1,000 Ukrainian patients have been transferred to hospitals in EU countries

1,000 Ukrainian patients have been transferred to hospitals in EU countries
Evacuation of Ukrainian patients from Poland, credit: EU, 2022

The European Commission announced on Friday that the EU has coordinated 1,000 medical evacuations of Ukrainian patients to provide them with specialised healthcare in hospitals across Europe.

The medical evacuations (MEDEVAC) are financially and operationally supported by the EU Civil Protection Mechanism and coordinated by its Emergency Response Coordination Centre (ERCC). The scheme supports the transfer of patients that fulfil the eligibility criteria, be they chronically ill or wounded by the war.

As the war continues, and the number of wounded people in Ukraine increases day by day among both civilians and soldiers, local hospitals are struggling to keep up with the demand. Many hospitals and clinics in Ukraine have also been hit by Russian bombing and cannot carry out live-saving operations on chronically ill civilian patients.

To relieve pressure on local hospitals, since 11 March, the EU has been coordinating patient transfers to other European countries who have available hospital capacity.

The patients have been transferred to 18 countries: Germany, France, Ireland, Italy, Denmark, Sweden, Romania, Luxembourg, Belgium, Spain, Portugal, the Netherlands, Austria, Norway, Lithuania, Finland, Poland and the Czechia.  A breakdown by country is shown in this map which was published by the Commission on 5 August.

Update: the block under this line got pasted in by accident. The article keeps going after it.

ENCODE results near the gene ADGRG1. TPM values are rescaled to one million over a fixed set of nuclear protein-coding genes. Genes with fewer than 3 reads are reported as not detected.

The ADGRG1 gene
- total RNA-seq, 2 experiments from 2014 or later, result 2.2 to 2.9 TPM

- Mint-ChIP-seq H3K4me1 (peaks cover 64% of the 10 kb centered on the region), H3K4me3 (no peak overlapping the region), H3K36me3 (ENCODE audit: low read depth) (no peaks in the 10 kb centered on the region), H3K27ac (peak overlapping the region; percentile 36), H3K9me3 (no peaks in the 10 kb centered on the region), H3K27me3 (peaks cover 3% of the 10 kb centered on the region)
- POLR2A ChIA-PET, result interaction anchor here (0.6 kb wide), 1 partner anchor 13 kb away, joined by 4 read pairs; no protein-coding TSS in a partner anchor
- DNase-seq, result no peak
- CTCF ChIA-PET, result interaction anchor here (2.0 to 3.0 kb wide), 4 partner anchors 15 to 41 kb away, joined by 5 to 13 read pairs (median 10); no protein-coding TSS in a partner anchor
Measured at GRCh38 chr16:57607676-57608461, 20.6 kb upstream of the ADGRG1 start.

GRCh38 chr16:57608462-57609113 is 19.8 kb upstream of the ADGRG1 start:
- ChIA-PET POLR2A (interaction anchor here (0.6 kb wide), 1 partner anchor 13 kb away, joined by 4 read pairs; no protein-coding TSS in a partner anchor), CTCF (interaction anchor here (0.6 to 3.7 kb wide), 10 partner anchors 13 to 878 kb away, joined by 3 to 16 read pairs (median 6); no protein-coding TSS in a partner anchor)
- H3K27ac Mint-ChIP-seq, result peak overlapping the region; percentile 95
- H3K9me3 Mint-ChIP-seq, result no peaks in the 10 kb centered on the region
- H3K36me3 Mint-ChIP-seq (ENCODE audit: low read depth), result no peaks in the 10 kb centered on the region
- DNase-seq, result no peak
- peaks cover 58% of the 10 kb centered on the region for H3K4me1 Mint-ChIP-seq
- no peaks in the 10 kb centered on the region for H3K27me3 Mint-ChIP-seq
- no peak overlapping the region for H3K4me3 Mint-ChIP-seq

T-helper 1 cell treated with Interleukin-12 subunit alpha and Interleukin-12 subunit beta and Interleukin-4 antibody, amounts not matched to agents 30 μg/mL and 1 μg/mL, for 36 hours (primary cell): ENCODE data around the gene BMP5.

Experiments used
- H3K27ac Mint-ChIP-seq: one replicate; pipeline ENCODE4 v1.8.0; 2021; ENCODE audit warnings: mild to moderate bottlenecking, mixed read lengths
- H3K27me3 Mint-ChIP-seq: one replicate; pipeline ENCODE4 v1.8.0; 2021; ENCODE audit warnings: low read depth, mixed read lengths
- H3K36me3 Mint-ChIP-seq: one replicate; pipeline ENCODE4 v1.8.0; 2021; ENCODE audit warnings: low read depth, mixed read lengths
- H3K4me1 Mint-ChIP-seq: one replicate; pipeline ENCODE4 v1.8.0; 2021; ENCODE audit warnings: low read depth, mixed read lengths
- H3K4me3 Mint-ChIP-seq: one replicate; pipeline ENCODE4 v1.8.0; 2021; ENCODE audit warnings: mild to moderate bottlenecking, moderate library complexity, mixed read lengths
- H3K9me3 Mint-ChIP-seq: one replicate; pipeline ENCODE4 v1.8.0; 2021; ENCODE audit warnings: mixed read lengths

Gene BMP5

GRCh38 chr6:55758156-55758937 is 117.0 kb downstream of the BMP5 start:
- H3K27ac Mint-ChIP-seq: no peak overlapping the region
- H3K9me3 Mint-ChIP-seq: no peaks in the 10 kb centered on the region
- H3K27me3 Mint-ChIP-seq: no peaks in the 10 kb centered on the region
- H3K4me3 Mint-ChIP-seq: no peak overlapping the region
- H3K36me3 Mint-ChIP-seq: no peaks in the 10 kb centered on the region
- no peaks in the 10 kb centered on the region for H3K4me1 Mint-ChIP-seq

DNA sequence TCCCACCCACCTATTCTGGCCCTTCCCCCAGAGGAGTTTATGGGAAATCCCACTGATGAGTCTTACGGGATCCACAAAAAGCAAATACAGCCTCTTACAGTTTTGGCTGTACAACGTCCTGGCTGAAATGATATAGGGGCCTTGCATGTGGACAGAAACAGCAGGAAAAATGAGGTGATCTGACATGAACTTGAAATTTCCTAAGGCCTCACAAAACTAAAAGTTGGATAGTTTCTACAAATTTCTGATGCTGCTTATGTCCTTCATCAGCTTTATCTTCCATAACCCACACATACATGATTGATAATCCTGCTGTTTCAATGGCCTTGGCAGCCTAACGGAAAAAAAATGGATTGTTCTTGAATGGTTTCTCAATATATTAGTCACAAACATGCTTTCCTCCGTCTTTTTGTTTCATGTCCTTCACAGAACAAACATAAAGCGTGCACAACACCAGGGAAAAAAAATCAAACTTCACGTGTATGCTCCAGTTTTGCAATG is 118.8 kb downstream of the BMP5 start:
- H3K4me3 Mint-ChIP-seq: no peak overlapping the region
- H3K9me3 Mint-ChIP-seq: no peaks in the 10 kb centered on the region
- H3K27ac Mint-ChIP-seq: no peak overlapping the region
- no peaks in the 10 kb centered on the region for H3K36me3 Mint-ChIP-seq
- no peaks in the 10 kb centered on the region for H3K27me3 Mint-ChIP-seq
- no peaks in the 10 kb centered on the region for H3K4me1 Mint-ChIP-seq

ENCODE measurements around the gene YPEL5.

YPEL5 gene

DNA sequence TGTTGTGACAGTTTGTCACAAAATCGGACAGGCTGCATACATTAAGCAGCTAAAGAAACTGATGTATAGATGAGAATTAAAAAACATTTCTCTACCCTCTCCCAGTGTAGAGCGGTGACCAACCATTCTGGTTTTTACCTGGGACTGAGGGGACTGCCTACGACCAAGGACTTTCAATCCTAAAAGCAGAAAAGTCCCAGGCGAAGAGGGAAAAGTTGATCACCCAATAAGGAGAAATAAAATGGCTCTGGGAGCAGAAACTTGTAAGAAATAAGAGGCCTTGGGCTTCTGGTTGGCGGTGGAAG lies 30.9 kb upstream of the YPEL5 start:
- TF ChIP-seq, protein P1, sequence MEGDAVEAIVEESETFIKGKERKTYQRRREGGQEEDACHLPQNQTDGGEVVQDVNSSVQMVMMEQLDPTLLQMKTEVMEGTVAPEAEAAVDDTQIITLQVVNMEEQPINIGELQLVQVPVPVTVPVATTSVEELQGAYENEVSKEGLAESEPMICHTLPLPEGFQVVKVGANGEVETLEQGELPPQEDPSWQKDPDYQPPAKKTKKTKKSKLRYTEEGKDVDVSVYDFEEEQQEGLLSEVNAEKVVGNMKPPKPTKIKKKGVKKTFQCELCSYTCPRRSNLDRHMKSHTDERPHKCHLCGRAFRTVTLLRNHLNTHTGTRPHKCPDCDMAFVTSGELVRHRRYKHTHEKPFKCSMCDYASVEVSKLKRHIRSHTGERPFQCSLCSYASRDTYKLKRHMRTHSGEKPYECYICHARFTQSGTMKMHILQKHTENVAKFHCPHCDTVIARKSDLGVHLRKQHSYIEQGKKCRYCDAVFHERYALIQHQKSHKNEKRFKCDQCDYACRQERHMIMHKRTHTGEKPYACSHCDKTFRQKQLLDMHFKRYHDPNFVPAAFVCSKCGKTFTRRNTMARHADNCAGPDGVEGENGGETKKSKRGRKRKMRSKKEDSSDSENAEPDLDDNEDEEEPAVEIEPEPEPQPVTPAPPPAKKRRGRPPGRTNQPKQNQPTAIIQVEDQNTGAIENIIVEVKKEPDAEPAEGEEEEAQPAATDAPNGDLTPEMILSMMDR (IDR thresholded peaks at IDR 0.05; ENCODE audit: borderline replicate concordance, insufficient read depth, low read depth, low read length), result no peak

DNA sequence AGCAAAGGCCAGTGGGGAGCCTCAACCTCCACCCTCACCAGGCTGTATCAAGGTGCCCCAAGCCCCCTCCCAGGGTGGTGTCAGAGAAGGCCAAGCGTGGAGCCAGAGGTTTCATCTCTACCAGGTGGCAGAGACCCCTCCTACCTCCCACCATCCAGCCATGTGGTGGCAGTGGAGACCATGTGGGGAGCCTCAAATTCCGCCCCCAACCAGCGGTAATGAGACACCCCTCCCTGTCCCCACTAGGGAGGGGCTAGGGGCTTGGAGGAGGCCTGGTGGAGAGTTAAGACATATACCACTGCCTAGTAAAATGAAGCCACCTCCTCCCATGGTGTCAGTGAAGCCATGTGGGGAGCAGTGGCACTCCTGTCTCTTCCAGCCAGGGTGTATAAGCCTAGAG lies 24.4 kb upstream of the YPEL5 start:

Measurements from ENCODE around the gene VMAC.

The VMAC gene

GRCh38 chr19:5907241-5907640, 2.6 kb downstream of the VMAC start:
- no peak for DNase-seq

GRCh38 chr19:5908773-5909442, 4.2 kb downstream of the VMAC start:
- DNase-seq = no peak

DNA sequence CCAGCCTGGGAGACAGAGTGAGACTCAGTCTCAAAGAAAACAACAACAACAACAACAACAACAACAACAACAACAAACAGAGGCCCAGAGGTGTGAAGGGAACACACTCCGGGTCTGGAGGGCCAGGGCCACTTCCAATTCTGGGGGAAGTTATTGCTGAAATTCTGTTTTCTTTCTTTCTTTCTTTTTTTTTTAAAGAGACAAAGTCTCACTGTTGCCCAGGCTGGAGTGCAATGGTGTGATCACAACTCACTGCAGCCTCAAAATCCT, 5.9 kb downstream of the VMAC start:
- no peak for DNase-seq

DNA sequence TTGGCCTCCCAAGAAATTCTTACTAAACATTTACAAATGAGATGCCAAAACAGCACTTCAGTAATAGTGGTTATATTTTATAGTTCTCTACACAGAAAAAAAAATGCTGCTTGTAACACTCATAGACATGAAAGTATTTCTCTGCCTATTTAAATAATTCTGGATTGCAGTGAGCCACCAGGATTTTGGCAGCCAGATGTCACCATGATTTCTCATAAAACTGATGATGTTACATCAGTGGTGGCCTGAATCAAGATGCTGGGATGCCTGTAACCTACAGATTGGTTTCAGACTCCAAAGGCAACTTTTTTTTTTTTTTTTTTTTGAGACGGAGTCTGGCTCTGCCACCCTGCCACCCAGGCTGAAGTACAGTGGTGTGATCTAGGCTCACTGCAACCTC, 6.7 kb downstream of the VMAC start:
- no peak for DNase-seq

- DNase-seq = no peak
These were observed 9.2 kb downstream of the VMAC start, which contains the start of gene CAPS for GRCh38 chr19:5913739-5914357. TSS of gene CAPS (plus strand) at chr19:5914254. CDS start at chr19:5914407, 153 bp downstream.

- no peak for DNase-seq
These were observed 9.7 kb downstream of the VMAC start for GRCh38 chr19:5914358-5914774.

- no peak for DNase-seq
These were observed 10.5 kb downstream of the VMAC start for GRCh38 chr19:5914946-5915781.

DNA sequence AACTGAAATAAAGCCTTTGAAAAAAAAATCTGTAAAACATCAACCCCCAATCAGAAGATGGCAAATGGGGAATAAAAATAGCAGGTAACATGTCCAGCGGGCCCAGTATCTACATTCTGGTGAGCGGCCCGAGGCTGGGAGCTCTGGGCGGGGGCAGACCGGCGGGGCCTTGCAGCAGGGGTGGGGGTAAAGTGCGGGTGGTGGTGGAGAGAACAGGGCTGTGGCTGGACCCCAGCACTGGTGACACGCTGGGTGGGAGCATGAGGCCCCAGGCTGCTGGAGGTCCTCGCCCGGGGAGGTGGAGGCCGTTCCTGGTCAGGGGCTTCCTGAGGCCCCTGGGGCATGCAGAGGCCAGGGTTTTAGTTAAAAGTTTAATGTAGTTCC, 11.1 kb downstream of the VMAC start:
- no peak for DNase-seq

The distribution by country is uneven with Germany (363 patients), Spain (179), and Italy (110) receiving most patients until now and other countries receiving few or none patients. France has only received 21 patients. In e.g. Sweden, which has received 23 patients until now, hospitals are still overwhelmed by treatments that were postponed during the COVID-19 pandemic.

However, a Commission official told The Brussels Times that the uneven distribution does not necessarily reflect a lack of capacity in some EU member states. “At this stage, we haven’t encountered issues with finding a destination for the patients, with roughly a 2:1 ratio for offers to requests.”

The transfer mechanism operates on a voluntary basis, and the patients also decide whether the destination country is suitable for them, he explained. “The EU is working closely with the member states and Norway to make sure that all requests for patient transfers will take place.”

“The EU Civil Protection Mechanism has allowed patients in urgent need of treatment and care to receive it in hospitals across the EU, while relieving pressure on the healthcare systems of Ukraine's neighbouring countries,” said European Health Commissioner Stella Kyriakides . “This is true European solidarity in action.”

“Together with Ukrainian authorities, we are also looking into ways to bring patients back home when they have finished their treatment, if they choose to do so,” she added. “This lifesaving work will continue, as will the EU's unwavering commitment to supporting Ukraine”.

M. Apelblat

The Brussels Times


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